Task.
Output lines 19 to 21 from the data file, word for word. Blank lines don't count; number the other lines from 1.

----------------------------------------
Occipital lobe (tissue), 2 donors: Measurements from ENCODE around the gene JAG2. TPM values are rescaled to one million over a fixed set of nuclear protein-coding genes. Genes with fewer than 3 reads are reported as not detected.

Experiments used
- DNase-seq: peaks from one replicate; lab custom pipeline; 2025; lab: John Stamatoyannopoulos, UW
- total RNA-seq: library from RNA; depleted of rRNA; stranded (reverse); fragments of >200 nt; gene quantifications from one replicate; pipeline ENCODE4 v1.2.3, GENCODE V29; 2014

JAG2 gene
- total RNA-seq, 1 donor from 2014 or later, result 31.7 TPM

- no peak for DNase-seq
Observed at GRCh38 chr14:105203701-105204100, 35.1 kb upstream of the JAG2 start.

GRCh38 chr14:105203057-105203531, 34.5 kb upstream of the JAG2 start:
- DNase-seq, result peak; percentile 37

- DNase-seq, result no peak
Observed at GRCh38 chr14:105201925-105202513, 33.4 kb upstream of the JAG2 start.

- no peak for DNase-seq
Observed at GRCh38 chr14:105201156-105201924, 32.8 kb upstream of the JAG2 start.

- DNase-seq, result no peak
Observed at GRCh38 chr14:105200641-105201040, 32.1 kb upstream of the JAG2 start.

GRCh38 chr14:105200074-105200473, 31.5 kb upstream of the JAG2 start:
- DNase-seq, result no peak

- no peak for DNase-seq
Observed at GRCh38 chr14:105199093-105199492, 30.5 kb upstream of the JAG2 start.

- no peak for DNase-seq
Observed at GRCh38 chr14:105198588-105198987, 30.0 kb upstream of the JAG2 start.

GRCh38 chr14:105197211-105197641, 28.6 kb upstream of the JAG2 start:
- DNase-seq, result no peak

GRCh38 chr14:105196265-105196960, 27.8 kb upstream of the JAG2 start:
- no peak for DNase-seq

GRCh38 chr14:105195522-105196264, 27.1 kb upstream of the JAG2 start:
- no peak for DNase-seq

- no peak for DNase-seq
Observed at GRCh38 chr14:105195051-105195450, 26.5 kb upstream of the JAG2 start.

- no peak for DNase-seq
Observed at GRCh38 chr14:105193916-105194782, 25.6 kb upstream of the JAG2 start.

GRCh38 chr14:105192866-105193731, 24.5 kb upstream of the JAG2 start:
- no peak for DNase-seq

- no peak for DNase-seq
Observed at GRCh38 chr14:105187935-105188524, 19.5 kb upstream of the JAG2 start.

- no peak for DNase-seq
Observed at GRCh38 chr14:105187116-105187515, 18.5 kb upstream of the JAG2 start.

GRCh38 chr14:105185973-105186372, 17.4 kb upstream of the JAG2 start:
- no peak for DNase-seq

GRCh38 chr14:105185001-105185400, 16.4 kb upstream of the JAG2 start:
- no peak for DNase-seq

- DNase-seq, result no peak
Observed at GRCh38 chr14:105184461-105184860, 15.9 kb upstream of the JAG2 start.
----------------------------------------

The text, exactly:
- no peak for DNase-seq
Observed at GRCh38 chr14:105199093-105199492, 30.5 kb upstream of the JAG2 start.

- no peak for DNase-seq